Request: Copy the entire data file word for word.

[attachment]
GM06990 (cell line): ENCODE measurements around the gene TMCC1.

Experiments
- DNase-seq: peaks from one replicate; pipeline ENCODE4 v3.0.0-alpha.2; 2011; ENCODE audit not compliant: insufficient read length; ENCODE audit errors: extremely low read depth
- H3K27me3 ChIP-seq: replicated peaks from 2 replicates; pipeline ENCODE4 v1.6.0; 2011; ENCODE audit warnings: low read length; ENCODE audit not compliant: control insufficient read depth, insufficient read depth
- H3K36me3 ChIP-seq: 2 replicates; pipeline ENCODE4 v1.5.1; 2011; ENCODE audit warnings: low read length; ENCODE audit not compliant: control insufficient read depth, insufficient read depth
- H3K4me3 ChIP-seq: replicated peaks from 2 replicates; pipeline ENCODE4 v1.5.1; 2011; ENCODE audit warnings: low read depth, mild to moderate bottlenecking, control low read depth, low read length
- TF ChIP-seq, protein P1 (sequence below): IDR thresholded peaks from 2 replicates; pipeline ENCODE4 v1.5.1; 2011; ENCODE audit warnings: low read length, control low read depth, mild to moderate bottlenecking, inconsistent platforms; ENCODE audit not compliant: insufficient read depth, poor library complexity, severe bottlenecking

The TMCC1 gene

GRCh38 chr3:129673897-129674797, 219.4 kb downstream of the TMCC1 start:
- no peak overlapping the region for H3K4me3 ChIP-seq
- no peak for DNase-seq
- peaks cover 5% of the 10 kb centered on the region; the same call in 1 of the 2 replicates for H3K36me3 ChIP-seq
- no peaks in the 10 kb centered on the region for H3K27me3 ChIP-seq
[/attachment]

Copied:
GM06990 (cell line): ENCODE measurements around the gene TMCC1.

Experiments
- DNase-seq: peaks from one replicate; pipeline ENCODE4 v3.0.0-alpha.2; 2011; ENCODE audit not compliant: insufficient read length; ENCODE audit errors: extremely low read depth
- H3K27me3 ChIP-seq: replicated peaks from 2 replicates; pipeline ENCODE4 v1.6.0; 2011; ENCODE audit warnings: low read length; ENCODE audit not compliant: control insufficient read depth, insufficient read depth
- H3K36me3 ChIP-seq: 2 replicates; pipeline ENCODE4 v1.5.1; 2011; ENCODE audit warnings: low read length; ENCODE audit not compliant: control insufficient read depth, insufficient read depth
- H3K4me3 ChIP-seq: replicated peaks from 2 replicates; pipeline ENCODE4 v1.5.1; 2011; ENCODE audit warnings: low read depth, mild to moderate bottlenecking, control low read depth, low read length
- TF ChIP-seq, protein P1 (sequence below): IDR thresholded peaks from 2 replicates; pipeline ENCODE4 v1.5.1; 2011; ENCODE audit warnings: low read length, control low read depth, mild to moderate bottlenecking, inconsistent platforms; ENCODE audit not compliant: insufficient read depth, poor library complexity, severe bottlenecking

The TMCC1 gene

GRCh38 chr3:129673897-129674797, 219.4 kb downstream of the TMCC1 start:
- no peak overlapping the region for H3K4me3 ChIP-seq
- no peak for DNase-seq
- peaks cover 5% of the 10 kb centered on the region; the same call in 1 of the 2 replicates for H3K36me3 ChIP-seq
- no peaks in the 10 kb centered on the region for H3K27me3 ChIP-seq